A recent decision by the Supreme Court of Queensland has invalidated three years’ worth of rates and charges levied by one local government, with possible implications for others.
On 6 November 2017, the Supreme Court delivered judgment in the case of Linville Holdings Pty Ltd (Linville) v Fraser Coast Regional Council (Council)  QSC 252.The case concerned a legal challenge to the validity of rates and charges levied by Council for the 2014/15, 2015/16 and 2016/17 financial years.
In a decision that may have troubling implications for other local governments, the Supreme Court upheld the legal challenge, and invalidated the Council’s rates for those financial years.
The facts of the case
Linville owned land in the Council’s local government area, and was levied with Council rates and charges for each of the 2014/15, 2015/16 and 2016/17 financial years.
In this case, Linville challenged the validity of these rates and charges on various grounds. However, Linville’s key argument was that the rates and charges were invalid because the Council had failed to properly comply with legislative requirements regarding the making of resolutions to support the rates and charges.
This argument focussed on two legal provisions – sections 94(2) and 107A of the Local Government Act 2009 (Qld) (LGA). In summary, these provisions require a local government to do the following, for each financial year:
decide, by resolution, the rates and charges for that year (LGA, s.94(2)); and
adopt, by resolution, a budget for that year (LGA, s.107A).
For each of the 2014/15, 2015/16 and 2016/17 financial years, the Council made resolutions adopting budgets, each of which included a schedule of rates and charges proposed to be levied for that year.
However, the Council did not make separate resolutions for each year formally deciding the rates and charges for that year.
Linville argued that the Council’s failure to make these separate resolutions means that the Council had only complied with section 107A of the LGA (by adopting a budget), and had not complied with section 94(2) (by formally deciding the rates and charges).
In response, the Council argued that its resolution adopting the budget was sufficient to comply with both section 94(2) and section 107A, and that separate resolutions were unnecessary.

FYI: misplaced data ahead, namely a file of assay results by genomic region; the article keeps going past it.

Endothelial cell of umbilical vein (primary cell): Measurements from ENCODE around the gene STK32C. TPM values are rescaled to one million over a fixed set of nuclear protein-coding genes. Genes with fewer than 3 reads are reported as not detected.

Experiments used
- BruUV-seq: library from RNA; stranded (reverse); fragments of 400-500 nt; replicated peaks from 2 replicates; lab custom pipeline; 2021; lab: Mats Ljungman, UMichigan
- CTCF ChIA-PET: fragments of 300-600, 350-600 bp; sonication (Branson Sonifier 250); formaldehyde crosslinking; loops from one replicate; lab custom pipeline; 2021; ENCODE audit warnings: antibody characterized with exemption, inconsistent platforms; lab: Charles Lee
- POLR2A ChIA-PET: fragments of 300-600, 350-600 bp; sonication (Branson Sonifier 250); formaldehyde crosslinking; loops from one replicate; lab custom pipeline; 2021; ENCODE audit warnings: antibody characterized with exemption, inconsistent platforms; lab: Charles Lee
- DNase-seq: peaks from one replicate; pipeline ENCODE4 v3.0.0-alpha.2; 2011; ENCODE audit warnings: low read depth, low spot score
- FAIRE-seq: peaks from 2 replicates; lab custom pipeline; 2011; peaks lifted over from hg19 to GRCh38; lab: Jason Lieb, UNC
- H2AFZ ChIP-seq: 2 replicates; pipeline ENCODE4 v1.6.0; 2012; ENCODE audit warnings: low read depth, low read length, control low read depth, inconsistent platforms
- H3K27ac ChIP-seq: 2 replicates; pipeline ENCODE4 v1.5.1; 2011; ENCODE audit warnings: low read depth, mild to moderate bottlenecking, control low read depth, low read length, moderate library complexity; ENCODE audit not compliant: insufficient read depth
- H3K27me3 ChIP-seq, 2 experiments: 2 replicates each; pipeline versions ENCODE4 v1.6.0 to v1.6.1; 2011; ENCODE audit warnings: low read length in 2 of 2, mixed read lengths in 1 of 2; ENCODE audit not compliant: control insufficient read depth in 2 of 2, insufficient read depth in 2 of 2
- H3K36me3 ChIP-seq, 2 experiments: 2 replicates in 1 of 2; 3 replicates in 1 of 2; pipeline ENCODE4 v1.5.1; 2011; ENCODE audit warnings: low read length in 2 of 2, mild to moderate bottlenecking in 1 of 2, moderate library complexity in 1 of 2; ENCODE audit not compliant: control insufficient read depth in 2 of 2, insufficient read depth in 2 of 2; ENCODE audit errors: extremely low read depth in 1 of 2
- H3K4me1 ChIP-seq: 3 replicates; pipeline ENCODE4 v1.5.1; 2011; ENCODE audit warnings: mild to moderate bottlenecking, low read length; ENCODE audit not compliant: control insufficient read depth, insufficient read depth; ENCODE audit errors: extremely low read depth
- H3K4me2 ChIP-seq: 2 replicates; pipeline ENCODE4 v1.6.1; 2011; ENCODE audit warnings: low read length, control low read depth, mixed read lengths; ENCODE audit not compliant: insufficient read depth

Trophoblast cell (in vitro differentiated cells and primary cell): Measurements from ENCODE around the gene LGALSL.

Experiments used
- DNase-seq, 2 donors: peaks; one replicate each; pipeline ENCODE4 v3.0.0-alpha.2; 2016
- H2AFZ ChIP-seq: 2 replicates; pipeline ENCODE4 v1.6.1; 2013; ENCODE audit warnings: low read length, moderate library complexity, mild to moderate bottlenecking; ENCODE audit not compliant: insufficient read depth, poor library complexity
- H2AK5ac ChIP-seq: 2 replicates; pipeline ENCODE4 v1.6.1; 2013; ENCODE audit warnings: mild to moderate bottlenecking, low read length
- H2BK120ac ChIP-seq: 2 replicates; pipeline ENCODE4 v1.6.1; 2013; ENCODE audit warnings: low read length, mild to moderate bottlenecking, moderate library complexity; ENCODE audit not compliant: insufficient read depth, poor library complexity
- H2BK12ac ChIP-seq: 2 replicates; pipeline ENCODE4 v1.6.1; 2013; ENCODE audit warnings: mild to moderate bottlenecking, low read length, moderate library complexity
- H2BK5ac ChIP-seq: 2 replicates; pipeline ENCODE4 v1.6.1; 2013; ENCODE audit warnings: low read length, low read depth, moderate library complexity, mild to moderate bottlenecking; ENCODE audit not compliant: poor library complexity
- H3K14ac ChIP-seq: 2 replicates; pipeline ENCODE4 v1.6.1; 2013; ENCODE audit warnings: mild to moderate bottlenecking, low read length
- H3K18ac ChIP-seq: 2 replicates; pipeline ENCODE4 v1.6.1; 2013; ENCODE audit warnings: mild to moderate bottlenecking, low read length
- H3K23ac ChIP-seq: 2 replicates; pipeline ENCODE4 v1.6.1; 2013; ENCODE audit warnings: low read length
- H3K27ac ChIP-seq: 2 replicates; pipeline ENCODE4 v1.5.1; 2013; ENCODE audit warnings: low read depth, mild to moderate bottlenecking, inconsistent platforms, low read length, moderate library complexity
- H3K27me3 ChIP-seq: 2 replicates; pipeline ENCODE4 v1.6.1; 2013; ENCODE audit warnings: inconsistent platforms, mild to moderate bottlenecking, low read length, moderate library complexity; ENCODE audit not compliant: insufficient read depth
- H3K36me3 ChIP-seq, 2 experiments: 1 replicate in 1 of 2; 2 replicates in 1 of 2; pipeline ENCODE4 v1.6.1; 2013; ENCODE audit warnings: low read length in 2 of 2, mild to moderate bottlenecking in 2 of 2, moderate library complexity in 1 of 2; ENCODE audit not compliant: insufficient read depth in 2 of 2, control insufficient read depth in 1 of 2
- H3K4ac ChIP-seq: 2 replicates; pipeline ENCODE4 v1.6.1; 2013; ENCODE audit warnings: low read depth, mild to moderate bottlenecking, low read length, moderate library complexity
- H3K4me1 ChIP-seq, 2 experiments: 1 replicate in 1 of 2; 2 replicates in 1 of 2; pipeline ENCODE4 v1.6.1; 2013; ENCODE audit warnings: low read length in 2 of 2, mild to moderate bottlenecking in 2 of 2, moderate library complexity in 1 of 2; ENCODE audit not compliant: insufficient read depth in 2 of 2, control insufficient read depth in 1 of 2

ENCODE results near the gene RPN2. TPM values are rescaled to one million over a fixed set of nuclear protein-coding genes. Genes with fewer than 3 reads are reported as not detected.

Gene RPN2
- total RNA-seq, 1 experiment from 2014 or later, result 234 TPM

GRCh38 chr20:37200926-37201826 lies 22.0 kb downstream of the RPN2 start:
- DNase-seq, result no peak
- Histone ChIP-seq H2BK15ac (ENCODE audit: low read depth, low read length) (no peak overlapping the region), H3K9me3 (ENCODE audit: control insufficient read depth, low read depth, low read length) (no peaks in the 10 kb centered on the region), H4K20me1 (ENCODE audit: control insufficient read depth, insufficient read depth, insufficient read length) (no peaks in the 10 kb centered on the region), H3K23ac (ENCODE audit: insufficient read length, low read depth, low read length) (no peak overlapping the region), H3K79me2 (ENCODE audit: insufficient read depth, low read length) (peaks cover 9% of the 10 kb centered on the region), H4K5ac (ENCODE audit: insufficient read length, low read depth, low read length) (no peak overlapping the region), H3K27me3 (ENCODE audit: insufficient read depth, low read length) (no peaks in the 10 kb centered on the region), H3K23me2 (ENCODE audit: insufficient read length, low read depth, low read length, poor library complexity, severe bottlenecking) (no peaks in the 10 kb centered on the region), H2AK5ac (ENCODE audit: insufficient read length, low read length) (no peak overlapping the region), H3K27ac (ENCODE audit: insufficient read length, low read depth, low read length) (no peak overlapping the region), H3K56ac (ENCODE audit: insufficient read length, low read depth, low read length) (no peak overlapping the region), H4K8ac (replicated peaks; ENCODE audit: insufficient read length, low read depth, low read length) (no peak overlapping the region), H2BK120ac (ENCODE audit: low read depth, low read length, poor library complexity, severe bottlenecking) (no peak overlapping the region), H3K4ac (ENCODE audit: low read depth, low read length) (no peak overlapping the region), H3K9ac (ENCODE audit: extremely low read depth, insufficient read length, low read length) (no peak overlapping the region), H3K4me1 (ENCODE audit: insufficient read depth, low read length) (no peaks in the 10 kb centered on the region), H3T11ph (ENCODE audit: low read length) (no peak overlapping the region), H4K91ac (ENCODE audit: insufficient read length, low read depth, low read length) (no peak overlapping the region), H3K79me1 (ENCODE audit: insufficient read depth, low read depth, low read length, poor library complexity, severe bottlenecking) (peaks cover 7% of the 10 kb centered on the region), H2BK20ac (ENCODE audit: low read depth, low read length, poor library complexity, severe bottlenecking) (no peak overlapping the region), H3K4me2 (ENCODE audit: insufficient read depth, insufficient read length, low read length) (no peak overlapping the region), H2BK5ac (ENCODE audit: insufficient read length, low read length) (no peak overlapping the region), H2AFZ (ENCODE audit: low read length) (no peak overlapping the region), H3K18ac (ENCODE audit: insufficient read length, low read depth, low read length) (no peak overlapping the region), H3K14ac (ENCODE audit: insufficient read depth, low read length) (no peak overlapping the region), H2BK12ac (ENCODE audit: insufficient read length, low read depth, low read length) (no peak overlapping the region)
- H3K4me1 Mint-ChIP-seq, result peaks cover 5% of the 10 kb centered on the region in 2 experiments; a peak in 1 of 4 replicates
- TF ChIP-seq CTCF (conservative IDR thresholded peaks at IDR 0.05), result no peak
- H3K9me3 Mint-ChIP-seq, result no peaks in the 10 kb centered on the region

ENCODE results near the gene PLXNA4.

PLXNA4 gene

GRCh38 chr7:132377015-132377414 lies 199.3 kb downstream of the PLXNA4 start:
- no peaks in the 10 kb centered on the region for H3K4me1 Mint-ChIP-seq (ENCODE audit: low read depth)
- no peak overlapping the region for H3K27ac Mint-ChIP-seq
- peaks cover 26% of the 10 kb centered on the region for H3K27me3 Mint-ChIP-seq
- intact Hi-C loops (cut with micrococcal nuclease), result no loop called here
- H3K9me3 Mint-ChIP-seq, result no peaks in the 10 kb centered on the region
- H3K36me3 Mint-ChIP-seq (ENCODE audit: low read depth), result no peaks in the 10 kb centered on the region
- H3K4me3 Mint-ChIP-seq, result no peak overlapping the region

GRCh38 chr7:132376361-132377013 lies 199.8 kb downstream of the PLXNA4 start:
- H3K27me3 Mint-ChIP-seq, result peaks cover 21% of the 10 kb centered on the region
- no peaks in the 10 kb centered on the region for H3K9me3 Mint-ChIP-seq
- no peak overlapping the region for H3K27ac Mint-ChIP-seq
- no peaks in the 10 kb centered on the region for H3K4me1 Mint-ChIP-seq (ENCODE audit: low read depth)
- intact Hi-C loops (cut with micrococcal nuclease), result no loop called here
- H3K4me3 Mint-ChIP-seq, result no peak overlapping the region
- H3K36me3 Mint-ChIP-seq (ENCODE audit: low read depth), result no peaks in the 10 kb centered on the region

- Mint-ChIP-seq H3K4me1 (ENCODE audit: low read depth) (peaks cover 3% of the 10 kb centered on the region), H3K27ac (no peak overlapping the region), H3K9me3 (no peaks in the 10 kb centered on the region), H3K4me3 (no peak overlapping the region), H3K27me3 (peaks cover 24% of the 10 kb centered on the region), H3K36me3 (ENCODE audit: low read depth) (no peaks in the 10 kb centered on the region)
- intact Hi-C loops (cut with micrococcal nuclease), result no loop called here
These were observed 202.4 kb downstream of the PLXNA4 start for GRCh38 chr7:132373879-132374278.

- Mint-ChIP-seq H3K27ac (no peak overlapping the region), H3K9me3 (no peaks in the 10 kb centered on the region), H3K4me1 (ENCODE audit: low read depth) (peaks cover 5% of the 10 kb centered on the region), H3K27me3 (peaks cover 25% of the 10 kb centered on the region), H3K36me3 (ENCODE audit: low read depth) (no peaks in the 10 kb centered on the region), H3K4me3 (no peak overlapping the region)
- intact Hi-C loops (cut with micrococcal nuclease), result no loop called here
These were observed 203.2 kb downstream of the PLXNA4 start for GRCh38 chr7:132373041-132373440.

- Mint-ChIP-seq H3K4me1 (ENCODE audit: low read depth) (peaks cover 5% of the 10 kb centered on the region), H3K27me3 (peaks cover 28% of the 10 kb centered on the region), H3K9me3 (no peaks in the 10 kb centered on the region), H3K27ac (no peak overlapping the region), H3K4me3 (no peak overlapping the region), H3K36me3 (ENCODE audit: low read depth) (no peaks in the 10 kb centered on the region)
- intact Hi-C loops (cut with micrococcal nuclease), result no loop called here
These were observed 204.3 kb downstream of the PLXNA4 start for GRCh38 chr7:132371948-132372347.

The Court upheld Linville’s challenge and invalidated the Council’s rates and charges, holding that separate resolutions were required.
In reaching this conclusion, the Court emphasised that, among the LGA’s objectives, are promoting an “accountable, effective, efficient and sustainable system of local government” and “transparent and effective processes, and decision-making in the public interest”. The Court considered that these objectives were supported by a requirement for separate resolutions.
The Court also referred to previous case law in which it had been held that the legislative requirements for making and levying rates and charges should be interpreted strictly, given that they result in the imposition of financial liabilities on ratepayers.
In recent years, the Supreme Court has adopted a relatively flexible approach in relation to some aspects of how local governments levy differential rates. The Court has given local governments a wide discretion to decide the amounts of rates applying to different categories of land. For example, the Court has upheld different rates that apply disproportionately to particular uses, compared with other similar uses. The basis for this approach is that such issues are ultimately matters of political judgment, rather than legal matters subject to Court oversight.
However, the outcome in the Linville case shows that, despite its flexibility in some areas, the Supreme Court may adopt a more strict approach in relation to procedural requirements.
The outcome in this case will be particularly concerning for local governments because it resulted in the Council’s rates for three financial years being invalidated in their entirety. It is possible that other local governments may have taken a similar approach to the Council in this case, in which case their rates and charges could also be at risk of invalidity. Given the Court’s reasoning, other local governments may now need to review their rates and charges to determine whether they are also at risk.
Moving forward, the key lesson from this case for local governments is that if legislation requires a matter to be done by resolution, it will be safest to address the matter in its own specific resolution, rather than combining it in a resolution that also deals with other matters. While potentially inconvenient, this will assist in reducing the risk of legal challenge.